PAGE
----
For out-of-town B&B you could try Browns Farm ((01672 515129, email firstname.lastname@example.org) or Ashtree Cottage at Easton Royal ((07905 034170). Tourist Information at High Street Library will have more information on places to stay.
Things to do in and around Marlborough
• Savernake Forest
Savernake Forest was established by William the Conqueror as his local hunting ground. Here, Henry VIII first set eyes on Jane Seymour, who later provided his only male heir, the boy-king Edward VI. Today, large areas of the 4,500-acre forest, an Area of Outstanding Beauty and privately owned by the Trustees of the Savernake Estate, are kindly opened to the public. Much of the forest is leased to the Forestry Commission, so their normal rules of free-to-walk forest tracks apply to Savernake. But, if you prefer a gentle drive, the official 'longest avenue' in Great Britain runs through the middle of the forest. Capability Brown's Grand Avenue was laid out in the late 1790s, and it runs dead straight from Stibb Green (off the A346 near Burbage Wharf) for four glorious miles to the A4. The avenue is a private road but the trustees allow the public to drive along it for 364 days every year. For information, contact Savernake Forest (Forestry Commission) ((01594 833057, www.forestry.gov.uk).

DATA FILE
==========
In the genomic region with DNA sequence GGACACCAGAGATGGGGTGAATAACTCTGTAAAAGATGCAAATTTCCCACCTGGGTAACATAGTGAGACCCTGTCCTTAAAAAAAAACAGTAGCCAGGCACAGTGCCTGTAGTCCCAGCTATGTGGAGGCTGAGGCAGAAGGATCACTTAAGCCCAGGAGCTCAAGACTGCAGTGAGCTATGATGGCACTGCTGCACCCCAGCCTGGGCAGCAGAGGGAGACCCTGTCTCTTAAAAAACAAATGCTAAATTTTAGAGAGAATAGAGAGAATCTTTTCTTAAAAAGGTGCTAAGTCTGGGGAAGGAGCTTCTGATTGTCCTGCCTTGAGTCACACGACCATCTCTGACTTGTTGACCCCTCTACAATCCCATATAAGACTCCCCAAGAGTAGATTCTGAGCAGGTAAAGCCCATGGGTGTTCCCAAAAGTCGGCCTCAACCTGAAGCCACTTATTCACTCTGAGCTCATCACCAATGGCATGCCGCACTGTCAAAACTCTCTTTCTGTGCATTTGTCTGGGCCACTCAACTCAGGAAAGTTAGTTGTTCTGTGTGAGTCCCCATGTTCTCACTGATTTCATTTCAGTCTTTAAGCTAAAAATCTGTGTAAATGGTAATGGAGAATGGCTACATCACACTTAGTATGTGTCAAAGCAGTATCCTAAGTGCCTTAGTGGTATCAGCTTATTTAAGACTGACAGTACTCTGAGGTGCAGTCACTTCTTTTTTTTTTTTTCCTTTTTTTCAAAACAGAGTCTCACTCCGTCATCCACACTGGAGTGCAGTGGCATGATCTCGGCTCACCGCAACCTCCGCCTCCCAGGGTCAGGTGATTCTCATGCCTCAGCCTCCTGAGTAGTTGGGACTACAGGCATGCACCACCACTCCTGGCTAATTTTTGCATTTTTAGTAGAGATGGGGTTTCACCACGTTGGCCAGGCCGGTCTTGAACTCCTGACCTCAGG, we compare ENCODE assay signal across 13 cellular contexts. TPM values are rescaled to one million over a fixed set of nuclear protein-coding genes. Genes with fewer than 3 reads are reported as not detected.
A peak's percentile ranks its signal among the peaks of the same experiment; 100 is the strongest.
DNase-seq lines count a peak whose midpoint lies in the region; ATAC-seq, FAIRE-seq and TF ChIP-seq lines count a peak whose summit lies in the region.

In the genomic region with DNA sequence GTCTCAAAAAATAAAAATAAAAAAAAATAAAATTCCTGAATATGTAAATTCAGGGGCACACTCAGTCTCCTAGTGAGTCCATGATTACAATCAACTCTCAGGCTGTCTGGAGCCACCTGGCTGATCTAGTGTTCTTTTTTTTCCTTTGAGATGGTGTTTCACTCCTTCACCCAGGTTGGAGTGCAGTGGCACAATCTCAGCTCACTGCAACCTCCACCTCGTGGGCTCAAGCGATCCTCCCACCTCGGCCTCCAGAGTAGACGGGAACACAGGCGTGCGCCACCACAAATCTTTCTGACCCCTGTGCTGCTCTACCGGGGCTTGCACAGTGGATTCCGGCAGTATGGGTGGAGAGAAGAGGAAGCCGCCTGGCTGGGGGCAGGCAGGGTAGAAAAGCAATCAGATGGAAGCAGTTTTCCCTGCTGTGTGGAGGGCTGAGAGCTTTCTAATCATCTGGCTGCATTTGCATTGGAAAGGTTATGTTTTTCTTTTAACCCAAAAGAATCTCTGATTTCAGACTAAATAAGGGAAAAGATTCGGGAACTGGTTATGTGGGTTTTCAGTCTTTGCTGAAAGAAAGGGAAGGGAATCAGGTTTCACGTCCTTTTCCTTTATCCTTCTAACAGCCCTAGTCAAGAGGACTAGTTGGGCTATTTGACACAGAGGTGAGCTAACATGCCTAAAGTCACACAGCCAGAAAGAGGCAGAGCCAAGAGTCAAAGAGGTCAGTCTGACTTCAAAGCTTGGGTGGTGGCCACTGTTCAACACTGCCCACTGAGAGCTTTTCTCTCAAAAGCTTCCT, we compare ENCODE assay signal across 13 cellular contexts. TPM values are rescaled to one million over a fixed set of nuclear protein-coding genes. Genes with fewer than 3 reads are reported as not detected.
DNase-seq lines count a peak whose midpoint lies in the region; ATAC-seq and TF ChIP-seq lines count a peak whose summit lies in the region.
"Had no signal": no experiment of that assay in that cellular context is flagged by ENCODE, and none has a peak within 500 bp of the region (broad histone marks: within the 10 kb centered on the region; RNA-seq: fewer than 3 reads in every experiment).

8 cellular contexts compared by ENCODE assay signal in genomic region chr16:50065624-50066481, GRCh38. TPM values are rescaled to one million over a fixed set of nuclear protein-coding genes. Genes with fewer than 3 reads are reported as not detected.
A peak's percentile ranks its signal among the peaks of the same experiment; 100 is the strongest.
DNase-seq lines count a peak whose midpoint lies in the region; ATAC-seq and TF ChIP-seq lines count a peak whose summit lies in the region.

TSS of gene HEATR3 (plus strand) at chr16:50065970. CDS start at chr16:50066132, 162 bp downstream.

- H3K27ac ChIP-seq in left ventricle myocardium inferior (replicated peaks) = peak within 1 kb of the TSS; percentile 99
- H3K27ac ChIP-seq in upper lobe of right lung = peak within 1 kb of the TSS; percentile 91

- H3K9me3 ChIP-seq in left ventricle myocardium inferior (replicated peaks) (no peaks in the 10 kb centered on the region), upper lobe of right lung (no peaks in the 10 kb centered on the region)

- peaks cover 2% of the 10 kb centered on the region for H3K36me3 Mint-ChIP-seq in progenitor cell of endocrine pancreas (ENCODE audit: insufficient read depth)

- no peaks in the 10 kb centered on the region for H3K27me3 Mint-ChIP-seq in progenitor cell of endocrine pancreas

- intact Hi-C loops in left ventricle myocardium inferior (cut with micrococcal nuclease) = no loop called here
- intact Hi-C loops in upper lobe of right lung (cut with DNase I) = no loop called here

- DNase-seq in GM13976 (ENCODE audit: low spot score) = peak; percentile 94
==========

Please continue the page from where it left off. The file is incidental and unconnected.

• Kennet and Avon Canal
The River Kennet flows through Marlborough, and the Kennet and Avon Canal was opened in 1810. At 86 miles long it has 106 locks, including the famous 'flight' of 29 locks at Caen Hill, near Devizes.
• Crofton Beam Engines
At Crofton (off the A346 south-east of Marlborough) the Georgian engine house contains two of the world's oldest working beam engines. The 1812 Boulton and Watt and the 1846 Harvey of Hayle engines both pumped water to the highest part of the Kennet and Avon Canal, which runs alongside the road near Crofton.
Three Things to Take Home